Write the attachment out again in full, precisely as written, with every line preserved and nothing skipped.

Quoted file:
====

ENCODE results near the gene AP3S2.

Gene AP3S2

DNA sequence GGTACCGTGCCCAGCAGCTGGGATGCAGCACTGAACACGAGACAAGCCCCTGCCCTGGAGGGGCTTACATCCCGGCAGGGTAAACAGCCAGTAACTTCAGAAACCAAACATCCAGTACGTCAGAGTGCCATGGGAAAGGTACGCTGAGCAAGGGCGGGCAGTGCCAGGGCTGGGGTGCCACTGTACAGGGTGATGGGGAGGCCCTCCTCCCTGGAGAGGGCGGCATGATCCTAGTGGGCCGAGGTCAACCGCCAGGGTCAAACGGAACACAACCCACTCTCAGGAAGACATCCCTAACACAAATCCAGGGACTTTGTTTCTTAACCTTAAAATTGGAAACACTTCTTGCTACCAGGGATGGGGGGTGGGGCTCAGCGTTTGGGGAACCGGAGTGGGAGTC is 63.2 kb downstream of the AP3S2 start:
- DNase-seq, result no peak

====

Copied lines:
ENCODE results near the gene AP3S2.

Gene AP3S2

DNA sequence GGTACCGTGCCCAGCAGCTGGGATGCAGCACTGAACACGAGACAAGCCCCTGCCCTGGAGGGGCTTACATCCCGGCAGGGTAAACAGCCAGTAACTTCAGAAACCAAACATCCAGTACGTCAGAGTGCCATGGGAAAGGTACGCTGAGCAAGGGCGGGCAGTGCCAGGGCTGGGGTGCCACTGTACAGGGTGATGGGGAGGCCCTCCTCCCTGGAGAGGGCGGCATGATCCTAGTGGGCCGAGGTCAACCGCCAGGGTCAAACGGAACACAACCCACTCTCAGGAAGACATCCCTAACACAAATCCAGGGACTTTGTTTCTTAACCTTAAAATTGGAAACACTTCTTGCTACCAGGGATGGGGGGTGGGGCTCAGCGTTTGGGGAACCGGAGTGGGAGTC is 63.2 kb downstream of the AP3S2 start:
- DNase-seq, result no peak